With the release of a solo album What Will Destroy You from Typhoon frontman Kyle Morton in the autumn of 2016, I thought it might be some time until we saw a release from the band in earnest. Which is not to say that a four year gap between records isn't a sizable one - rather, the fact that many of its members leaned into the post-album hiatus after 2013's White Lighter and Morton, the band's chief songwriter released a full length solo debut, I figured it might be some time before Morton cobbled up as complete a set of songs as was necessary to constitute a full length Typhoon record. So imagine my surprise when not only was it announced that the band was working on/recording a follow up last year but that when unveiled it would turn out to be the band's most ambitious.

Offerings, the fourth full length record from Portland, Oregon collective Typhoon is a 14 song concept album split in four parts. The band announced the album with a stream of the album's first movement Floodplains and it showed off both the album's concept: a man losing his memory and thereby himself while also offering up the band's incredible sense of songcraft. Morton's songwriting is as visceral as ever and the band's arrangements as vital. It's been my go-to since its premiere and I was happy to discover that one of my favorite songs in the initial batch "Rorschach" would receive a music video.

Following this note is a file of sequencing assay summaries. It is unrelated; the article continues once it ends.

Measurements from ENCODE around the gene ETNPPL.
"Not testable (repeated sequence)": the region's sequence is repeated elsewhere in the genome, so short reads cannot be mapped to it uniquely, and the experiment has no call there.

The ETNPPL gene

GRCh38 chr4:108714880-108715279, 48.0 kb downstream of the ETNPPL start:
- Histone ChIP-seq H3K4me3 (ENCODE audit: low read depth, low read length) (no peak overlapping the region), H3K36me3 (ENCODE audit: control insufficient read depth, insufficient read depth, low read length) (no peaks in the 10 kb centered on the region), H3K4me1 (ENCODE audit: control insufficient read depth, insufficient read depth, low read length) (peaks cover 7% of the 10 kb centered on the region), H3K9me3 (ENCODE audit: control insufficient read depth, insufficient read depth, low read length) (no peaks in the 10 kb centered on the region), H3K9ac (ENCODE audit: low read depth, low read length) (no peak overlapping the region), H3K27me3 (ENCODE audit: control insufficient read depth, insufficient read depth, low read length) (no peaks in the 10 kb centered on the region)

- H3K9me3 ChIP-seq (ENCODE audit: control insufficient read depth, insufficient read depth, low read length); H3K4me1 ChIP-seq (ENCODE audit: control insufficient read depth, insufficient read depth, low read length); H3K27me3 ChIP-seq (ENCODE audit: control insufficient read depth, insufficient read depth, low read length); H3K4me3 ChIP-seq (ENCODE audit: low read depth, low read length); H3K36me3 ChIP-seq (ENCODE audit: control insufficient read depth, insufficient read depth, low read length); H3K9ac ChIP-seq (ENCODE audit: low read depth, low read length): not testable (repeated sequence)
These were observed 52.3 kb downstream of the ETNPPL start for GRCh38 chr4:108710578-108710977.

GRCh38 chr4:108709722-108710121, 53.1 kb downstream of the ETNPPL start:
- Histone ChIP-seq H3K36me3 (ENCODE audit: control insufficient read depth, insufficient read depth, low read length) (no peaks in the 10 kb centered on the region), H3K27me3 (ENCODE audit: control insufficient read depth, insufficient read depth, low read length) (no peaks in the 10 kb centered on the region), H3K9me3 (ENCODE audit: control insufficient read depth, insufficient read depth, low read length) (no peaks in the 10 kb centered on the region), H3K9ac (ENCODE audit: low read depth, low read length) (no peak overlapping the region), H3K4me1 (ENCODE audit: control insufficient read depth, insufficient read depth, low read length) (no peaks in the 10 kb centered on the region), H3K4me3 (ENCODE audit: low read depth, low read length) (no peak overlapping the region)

While album opener "Wake" functions much less like "Prelude" from White Lighter and much more like "Artificial Light" or "Poor Bastard" from Morton's solo debut in terms of establishing the album's would-be core themes, "Rorschach" introduces the album's conflict in that of the unnamed man's actual response to his memory loss. "Wake" functions as a sort of Greek chorus like introduction before the man's entrance. "Rorschach" finds the man having a much more alarmed reaction to his memory loss as he copes with far less acceptance than his "Wake" counterpart. The reason for this may be time. Morton's songcraft is mostly narrative as he focuses on the disorienting sense that something is missing that haunts the album's protagonist. The song begins with an almost casual utterance of a theme that's plagued many a songwriter: "Eyes on the screen, we have all this information now but what does it mean?"